Lengthening protocol and follow-up

Lengthening typically commenced on the seventh postoperative day with rate and rhythm dictated by patient factors, but a maximum of 0.2 mm 4 times per day until the desired length was obtained. Patients were evaluated clinically and radiographically every 2–3 weeks until the end of the lengthening goal was achieved; lengthening rate and rhythm was adjusted based on radiographic and/or clinical assessment. Full weight-bearing was allowed when bridging bone was seen at 2–3 cortices of the regeneration.

At preoperative and each postoperative visit, patients were asked whether they experienced pain in the knee. The final knee pain evaluation was done at the time of nail removal, approximately 1 year postoperative. Physical examination before and at each visit included prone knee flexion and extension, supine ankle flexion and extension, and patellar tracking. We also evaluated peroneal nerve function.

Data collection and statistical analysis

Radiographic evaluation was performed at specific phases. The baseline proximal and distal tibiofibular position was established using immediate postoperative tibia radiographs. During lengthening, dedicated tibia radiographs were taken with the patient not weight-bearing. The total proximal fibular migration distance was determined by the distance between the tip of tether or screw relative to the line drawn between the medial and lateral tibial plateau (Fig. 1), the distal fibular migration distance was measured as the distance between the tip of screw relative to the line drawn parallel to ankle joint line (Fig. 2). The difference of the distance in both parameters were evaluated at the end of lengthening versus the immediate postoperative radiograph, altogether with tibial and fibular lengthening distance (Fig. 3). The migration ratio was calculated by dividing migration distance by the total lengthening achieved.

Fig. 1
figure 1

Radiographic measurements of the difference of proximal fibular migration distance from sample patients. In the tether group, the immediate postoperative distance was 26 mm (A) and 37 mm at the end of lengthening (B). In the screw group, the immediate postoperative distance was 22 mm (C) and 25 mm at the end of lengthening (D)

Fig. 2
figure 2

Radiographic measurements of the difference of distal fibular migration distance from sample patients. The immediate postoperative distance was 8 mm (A) and 11 mm at the end of lengthening (B)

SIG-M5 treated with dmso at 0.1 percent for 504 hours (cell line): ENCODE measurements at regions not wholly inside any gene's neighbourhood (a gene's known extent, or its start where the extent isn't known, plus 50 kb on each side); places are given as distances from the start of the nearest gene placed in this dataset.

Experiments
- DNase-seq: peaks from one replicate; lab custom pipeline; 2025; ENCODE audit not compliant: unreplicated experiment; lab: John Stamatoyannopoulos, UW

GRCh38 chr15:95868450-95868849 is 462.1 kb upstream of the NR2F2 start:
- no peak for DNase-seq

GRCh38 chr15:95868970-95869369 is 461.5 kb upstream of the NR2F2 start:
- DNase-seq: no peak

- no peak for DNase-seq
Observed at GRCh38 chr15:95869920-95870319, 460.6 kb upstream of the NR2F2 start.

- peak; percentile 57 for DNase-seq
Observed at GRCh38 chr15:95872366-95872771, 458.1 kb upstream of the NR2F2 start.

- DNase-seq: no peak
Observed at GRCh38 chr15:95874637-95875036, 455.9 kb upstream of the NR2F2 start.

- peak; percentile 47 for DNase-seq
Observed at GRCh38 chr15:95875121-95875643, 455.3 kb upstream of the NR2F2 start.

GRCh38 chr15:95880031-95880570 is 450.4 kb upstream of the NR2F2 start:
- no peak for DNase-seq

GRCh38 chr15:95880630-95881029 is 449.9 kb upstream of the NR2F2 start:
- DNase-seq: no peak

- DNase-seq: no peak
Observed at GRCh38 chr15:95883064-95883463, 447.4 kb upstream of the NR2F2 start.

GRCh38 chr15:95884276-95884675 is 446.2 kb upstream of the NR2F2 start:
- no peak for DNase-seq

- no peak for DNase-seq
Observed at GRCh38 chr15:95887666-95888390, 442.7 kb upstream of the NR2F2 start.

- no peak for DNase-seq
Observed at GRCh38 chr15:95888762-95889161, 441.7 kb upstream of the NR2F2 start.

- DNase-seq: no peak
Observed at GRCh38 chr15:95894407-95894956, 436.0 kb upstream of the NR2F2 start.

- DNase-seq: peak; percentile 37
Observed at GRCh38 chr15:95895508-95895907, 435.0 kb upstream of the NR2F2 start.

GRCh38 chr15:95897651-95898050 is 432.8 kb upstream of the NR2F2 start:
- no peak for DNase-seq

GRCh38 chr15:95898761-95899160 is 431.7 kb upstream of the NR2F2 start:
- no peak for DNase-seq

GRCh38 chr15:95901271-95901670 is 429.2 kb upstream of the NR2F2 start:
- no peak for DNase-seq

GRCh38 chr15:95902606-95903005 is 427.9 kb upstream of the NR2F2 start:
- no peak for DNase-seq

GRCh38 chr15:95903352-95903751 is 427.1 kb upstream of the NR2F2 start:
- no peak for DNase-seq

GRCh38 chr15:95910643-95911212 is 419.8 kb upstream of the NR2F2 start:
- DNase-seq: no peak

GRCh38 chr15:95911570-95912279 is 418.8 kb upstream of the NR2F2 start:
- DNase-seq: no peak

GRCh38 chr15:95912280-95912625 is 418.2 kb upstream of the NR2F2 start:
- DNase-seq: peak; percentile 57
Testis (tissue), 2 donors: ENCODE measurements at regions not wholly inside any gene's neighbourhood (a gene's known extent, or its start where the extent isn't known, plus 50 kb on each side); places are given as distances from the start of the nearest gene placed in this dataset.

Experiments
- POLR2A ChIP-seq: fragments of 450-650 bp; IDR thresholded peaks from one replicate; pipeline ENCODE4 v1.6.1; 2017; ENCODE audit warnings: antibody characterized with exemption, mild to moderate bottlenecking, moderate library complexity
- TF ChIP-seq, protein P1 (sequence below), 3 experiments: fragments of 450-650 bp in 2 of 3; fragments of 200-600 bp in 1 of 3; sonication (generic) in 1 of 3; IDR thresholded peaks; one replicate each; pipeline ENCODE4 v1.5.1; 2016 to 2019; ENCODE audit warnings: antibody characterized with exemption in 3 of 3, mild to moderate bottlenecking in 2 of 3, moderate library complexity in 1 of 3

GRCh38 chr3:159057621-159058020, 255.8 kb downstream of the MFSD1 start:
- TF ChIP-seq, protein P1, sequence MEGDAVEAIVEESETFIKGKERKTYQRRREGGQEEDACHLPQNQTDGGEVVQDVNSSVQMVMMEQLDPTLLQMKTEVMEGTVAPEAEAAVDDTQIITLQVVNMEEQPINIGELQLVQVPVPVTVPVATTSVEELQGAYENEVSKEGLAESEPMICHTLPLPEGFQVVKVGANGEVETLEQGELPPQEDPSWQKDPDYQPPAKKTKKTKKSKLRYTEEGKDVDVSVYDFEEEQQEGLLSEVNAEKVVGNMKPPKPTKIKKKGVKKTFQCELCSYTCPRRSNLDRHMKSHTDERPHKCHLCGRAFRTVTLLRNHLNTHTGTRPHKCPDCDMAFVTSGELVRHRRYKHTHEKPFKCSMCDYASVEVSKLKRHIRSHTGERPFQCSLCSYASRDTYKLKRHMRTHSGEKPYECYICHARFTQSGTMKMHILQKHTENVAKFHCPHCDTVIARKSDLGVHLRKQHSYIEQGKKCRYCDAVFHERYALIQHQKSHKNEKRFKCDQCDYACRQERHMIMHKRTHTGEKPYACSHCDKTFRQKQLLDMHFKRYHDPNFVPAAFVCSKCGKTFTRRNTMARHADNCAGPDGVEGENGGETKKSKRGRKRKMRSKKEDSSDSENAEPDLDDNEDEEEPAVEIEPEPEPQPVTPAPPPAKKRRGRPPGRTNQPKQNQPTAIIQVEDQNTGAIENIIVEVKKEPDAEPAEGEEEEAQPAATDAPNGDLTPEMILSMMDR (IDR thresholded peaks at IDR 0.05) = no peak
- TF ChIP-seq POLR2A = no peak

Fig. 3
figure 3

Radiographic measurements at the end of lengthening showed tibial was lengthened 50 mm and fibular was lengthened 32 mm. Fibular/tibial lengthening ratio was 64%

Comparisons between groups including patients’ demographic data, lengthening distance, magnitude, and direction of migration were calculated. The Kolmogroff-Smirnov normality test was performed for each data category; normally distributed data were compared using Student’s t-test; non-normally distributed data were compared using the Mann–Whitney U test. The relationship between the magnitude of lengthening with the direction and magnitude of tibiofibular migration was assessed using Pearson correlation. Significance was set as p < 0.05. Statistical calculation was performed using DATAtab: Online Statistics Calculator. DATAtab e.U. Graz, Austria, E.U.


Demographic study

In total, 47 limbs were evaluated from 41 patients, with the average age being 35.01 ± 13.72 years old. There were 28 males (68.29%) and 13 females (31.71%). Indications for lengthening were to address post-traumatic (23.4%), congenital (42.55%), endocrine and metabolic (6.38%), and other (27.66%) etiologies. There were 18 limbs in the tether group (38.3%), and 29 limbs (61.7%) in the screw fixation group. Table 1 summarizes each cohorts’ demographics.

Table 1 Demographic data

Radiographic evaluation

The primary outcome measure of this study was the proximal tibiofibular joint migration as measured radiographically. The data were summarized in Table 2 and shown graphically in Figs. 4 and 5. The tether group had significantly greater distal migration than the screw group (8.39 ± 5.09 vs. 2.59 ± 3.06 mm, p < 0.001). Pearson analysis identified a very poor correlation between tibial lengthening achieved and proximal tibiofibular joint migration distance in both the tether (r = − 0.01, p = 0.96) and the screw (r = 0.19, p = 0.32) groups. Of 47 limbs, only 27 limbs had distal tibiofibular joint screw fixation. The remaining limbs were not fixed for various reasons such as patients who underwent post-ankle fusion or distal fibular bone resected. Distal tibiofibular migration distances in both tether and screw groups were not significantly different, with averages of 1.8 ± 1.9 mm and 2.33 ± 1.37 mm, respectively (Table 3). Additionally, there was no evidence of valgus deformities or premature consolidation of the fibula in any patients from both groups.

Table 2 Comparison of radiographic and clinical outcomes between tether and screw fixation
Fig. 4
figure 4

Box plot of proximal tibiofibular migration distance between tether and screw fixation groups with Mean and SD